As I prepared for my upcoming 3 day conference for 900 people, I asked my convention services manager for the evacuation maps and the hotel’s emergency procedures. This is a  common practice that I have done so many times over the last 25 years before I take a group onsite to the venue.

The first day of the conference started relatively uneventful, but something in my Conference Manager mind just didn’t feel right.  I watched the last speaker prior to lunch get on stage, and messaged my coordinator, who was overseeing the final preparations on our tradeshow.  Her reply came and what she said made me get off my chair, “The Fire Marshall is here.” Now normally I would have said “ok, let me know when he leaves and clears us”, but not today, today I got off my seat and went to meet him.

I located him in the back hallway behind the ballroom where the tradeshow was in.  He immediately informed me that we were not allowed to open the doors to the tradeshow space as he had found too many tables and chairs impeding emergency exits.  After just a short period of time, the house staff cleared everything away and I thanked the Fire Marshall for keeping an eye out for our safety. Making my way through the foyer, I went to check on the lunch set up knowing that I would have 900 attendees coming through the doors in 35 minutes all with hungry stomachs not thinking much about what just happened.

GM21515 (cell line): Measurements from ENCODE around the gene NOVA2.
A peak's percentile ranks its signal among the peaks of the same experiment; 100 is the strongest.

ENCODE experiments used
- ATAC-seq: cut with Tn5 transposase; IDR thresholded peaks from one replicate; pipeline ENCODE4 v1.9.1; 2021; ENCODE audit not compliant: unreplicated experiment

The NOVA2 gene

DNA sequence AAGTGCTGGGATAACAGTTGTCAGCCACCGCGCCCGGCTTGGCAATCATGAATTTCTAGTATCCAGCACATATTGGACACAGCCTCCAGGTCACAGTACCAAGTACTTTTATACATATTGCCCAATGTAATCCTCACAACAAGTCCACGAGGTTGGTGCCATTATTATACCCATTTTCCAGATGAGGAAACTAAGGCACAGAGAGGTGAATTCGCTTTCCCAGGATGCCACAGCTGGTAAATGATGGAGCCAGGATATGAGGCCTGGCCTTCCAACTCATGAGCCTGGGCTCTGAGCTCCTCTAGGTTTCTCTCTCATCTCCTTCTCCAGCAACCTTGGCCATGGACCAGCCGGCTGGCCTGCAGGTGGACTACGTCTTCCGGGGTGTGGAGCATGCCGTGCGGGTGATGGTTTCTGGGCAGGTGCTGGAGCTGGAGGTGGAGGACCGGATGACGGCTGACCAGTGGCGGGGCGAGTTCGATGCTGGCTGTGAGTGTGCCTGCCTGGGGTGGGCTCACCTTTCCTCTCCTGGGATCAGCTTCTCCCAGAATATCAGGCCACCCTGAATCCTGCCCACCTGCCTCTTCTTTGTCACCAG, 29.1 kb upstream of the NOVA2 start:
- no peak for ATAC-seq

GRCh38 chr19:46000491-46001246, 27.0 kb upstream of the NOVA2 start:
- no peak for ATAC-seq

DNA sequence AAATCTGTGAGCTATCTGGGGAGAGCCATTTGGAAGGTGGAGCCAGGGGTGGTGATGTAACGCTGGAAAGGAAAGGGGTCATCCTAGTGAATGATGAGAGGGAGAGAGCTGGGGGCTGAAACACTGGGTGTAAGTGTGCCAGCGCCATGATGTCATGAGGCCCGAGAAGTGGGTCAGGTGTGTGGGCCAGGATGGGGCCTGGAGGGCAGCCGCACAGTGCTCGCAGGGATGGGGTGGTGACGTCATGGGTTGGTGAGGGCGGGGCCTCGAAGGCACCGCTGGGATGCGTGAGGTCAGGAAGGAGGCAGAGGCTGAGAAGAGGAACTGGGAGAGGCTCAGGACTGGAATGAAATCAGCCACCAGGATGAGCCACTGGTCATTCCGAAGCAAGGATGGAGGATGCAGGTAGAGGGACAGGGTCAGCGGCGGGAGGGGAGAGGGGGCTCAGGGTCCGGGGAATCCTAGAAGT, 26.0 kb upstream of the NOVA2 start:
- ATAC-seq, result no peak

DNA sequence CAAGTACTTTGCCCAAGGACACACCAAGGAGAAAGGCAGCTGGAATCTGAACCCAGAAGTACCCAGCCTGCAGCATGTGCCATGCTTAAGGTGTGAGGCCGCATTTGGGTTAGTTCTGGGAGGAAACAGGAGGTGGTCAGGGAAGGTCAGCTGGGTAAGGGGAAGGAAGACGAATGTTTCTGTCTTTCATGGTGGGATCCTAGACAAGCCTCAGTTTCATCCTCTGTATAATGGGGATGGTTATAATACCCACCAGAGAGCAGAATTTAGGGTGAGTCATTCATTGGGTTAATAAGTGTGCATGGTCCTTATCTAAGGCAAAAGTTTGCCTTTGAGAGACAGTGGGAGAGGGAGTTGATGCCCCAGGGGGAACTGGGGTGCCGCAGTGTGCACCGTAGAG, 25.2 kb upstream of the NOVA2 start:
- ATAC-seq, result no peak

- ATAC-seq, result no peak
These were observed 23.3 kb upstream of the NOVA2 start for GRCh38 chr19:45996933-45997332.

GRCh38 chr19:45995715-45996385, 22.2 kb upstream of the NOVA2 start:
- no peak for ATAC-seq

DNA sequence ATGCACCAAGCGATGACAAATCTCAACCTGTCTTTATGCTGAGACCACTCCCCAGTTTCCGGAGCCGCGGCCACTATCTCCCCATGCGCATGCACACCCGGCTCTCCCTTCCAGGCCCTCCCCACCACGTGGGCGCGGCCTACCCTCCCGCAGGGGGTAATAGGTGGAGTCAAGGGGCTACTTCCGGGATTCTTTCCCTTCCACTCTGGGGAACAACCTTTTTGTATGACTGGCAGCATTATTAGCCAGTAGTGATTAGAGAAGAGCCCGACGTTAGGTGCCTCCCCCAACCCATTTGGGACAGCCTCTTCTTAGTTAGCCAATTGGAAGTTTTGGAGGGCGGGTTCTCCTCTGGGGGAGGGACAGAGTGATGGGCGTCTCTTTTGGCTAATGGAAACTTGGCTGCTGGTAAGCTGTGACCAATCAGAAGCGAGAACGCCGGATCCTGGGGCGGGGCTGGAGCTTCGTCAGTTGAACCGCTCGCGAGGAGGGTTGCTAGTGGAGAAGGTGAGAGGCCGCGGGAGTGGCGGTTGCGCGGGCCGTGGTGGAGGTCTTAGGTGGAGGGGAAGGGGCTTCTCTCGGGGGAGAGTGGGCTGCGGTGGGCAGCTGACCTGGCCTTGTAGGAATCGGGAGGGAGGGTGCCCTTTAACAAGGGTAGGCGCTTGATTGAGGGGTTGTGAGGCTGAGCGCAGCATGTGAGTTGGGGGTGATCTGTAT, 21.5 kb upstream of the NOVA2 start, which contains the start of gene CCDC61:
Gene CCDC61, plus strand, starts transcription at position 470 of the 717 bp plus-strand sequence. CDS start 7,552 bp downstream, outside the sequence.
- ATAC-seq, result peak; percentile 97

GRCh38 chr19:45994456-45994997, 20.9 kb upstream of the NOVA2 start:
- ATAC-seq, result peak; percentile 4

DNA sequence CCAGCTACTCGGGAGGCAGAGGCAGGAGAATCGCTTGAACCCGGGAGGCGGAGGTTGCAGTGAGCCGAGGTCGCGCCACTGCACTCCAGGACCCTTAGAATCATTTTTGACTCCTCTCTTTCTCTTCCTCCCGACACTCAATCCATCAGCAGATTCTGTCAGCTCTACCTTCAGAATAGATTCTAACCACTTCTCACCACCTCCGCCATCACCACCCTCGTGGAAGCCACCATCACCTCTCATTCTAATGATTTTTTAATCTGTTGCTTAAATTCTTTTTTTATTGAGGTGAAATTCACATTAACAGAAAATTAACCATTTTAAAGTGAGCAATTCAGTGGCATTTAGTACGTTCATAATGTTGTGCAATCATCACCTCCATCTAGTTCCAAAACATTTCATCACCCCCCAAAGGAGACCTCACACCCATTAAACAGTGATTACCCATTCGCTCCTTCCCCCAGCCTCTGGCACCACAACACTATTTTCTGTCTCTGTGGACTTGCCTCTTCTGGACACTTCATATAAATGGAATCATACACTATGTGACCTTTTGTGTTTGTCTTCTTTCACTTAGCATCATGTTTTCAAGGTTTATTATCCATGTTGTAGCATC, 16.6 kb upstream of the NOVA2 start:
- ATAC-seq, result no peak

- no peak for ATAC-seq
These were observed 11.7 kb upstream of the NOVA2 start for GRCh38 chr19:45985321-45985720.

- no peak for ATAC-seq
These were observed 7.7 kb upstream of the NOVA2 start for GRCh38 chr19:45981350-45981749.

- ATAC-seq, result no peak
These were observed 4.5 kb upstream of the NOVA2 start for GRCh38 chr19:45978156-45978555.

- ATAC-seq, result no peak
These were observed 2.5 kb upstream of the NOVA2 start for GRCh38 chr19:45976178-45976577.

Sure enough the speaker ended on time and the doors opened to the foyer and tradeshow areas.  The convention services manager and the chef came out to oversee the meal function. We stood and watched the attendees move around the space when to everyone’s surprise the fire alarm rang out! Not something you ever want to hear at a conference.  Since the chef was a member of senior staff, he had a radio connecting him to the hotel’s emergency team. I watched him trying to understand what was happening when I heard the words, “we have a visual”, he looked at me and said one word “Evacuate!”.

I guess having a plan in your head for over 20+ years, it becomes second nature on those few occasions when you have to use it.  I directed my registration staff to get me an updated attendee list, had my coordinator go into the ballroom and start moving people while I channeled my inner Drill Sergeant.  Walking from one group of people to the next, I interrupted “Excuse me Ladies and Gentlemen, we have been directed to evacuate the hotel NOW, please walk through the back of the ballroom, turn left and out the back doors.”  Myself and my staff did this over and over again, through hallways and ballrooms, until each and every one of our attendees were no longer inside the hotel; but wait, we did this with little to no help from the banquet staff that were all standing around still refreshing our buffets.  WTH?!

I was in contact with my convention services manager throughout the evacuation process and at no time was I given an “All Clear”.  Still standing inside the building making sure I didn’t see anyone else inside, I saw some of my attendees coming back into the meeting space.  I had people telling me “Yeah there was a guy on staff on the second floor is telling everyone to come back in.” This wasn’t the process that I went over with the hotel staff at precon.  I was told that if this was to happen, I would get a phone call to let me know it was safe to reenter the building with my attendees.